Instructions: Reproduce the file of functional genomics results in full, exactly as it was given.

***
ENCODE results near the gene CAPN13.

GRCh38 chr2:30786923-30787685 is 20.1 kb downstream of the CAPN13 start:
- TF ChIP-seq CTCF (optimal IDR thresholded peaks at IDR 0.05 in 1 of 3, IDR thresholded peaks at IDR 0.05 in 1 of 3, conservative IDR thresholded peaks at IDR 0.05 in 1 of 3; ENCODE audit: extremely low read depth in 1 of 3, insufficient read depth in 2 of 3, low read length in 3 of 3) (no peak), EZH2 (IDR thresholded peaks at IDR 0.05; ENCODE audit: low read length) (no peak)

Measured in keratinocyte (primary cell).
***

ENCODE results near the gene CAPN13.

GRCh38 chr2:30786923-30787685 is 20.1 kb downstream of the CAPN13 start:
- TF ChIP-seq CTCF (optimal IDR thresholded peaks at IDR 0.05 in 1 of 3, IDR thresholded peaks at IDR 0.05 in 1 of 3, conservative IDR thresholded peaks at IDR 0.05 in 1 of 3; ENCODE audit: extremely low read depth in 1 of 3, insufficient read depth in 2 of 3, low read length in 3 of 3) (no peak), EZH2 (IDR thresholded peaks at IDR 0.05; ENCODE audit: low read length) (no peak)

Measured in keratinocyte (primary cell).